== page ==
The hits just keep coming in the battle between Apple and iPhone chip supplier Qualcomm as a group of four Asian companies that assemble products for Apple have accused Qualcomm of antitrust violations.
According to a new report from the Wall Street Journal, four contractors that build iPhones and other Apple products say Qualcomm violated two sections of the U.S. Sherman Antitrust Act.
The contractors — Foxconn parent Hon Hai Precision Industry, Wistron, Compal Electronics and Pegatron — made their claims in a filing late Tuesday in the U.S. District Court for the Southern District of California. The contractors say Qualcomm violated the Sherman Act when it sued them in May in order to make the companies pay license fees to Qualcomm.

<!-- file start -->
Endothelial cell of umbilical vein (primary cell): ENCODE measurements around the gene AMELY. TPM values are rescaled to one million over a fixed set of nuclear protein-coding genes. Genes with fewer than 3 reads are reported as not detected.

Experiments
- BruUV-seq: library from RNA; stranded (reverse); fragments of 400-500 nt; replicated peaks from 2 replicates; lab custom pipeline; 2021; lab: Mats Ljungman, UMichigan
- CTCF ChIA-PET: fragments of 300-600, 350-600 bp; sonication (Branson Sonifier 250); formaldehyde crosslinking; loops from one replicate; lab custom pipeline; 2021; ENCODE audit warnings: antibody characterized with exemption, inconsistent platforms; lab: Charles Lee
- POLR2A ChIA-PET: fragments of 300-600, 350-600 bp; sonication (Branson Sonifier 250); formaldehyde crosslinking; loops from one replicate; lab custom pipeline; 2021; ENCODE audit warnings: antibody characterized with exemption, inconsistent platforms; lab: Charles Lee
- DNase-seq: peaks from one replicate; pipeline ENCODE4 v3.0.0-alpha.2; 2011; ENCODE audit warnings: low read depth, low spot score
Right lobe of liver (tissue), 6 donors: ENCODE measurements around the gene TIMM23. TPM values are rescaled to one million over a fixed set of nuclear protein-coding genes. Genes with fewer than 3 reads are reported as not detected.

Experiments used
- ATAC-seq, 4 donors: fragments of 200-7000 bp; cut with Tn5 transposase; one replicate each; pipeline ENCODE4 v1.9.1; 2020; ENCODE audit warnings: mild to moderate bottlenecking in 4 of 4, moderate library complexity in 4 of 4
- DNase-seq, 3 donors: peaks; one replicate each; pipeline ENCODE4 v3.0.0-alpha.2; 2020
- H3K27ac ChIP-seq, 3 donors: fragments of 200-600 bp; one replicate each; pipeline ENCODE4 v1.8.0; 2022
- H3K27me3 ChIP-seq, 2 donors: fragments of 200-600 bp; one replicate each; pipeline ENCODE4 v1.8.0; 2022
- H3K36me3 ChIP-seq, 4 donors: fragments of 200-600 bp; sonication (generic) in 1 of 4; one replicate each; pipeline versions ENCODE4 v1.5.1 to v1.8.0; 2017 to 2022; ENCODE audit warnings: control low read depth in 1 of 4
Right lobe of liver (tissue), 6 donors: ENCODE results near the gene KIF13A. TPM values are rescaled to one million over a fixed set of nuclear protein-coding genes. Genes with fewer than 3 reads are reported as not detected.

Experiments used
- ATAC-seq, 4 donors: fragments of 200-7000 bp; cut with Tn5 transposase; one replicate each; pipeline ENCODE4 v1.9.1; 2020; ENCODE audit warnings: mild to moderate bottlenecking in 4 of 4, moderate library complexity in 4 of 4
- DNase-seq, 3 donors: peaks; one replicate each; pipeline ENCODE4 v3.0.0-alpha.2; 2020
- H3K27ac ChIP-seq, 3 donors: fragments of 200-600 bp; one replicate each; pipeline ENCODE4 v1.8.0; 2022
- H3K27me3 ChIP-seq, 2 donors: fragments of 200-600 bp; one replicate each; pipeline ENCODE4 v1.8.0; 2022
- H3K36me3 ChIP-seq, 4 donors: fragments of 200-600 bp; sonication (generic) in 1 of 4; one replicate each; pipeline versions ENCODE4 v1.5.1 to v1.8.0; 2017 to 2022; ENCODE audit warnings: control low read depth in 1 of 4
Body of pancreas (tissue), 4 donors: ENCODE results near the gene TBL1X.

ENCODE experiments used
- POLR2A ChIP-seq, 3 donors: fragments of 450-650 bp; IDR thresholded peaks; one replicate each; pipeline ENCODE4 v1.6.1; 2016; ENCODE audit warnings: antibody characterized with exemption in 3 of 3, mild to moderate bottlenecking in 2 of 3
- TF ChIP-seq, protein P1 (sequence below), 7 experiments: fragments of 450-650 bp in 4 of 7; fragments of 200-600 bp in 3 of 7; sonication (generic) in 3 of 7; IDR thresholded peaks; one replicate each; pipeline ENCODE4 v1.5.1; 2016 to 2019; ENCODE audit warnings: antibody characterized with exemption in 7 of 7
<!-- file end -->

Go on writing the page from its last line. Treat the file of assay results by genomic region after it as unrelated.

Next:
“Qualcomm has confirmed publicly that this lawsuit against our clients is intended to make a point about Apple and punish our clients for working with Apple,” Theodore J. Boutrous, a lawyer for the four companies, said in a statement. “The companies are bringing their own claims and defenses against Qualcomm.”
Additionally, Wednesday morning Qualcomm said it had sued Apple in German courts in Munich and Mannheim, and was seeking a block on the sale and import of the iPhone into one of Europe’s largest markets.
“Apple continues to use Qualcomm’s technology while refusing to pay for it,” said Don Rosenberg, executive vice president and general counsel of Qualcomm. “Qualcomm’s inventions are at the heart of every iPhone and extend well beyond modem technologies and cellular standards.”
Earlier this week, Qualcomm CEO Steve Mollenkopf expressed optimism that the fight with Apple will end in an out-of-court settlement. The firm will still have to deal with a separate U.S. Federal Trade Commission lawsuit, however, which while predating Apple’s action has similar claims.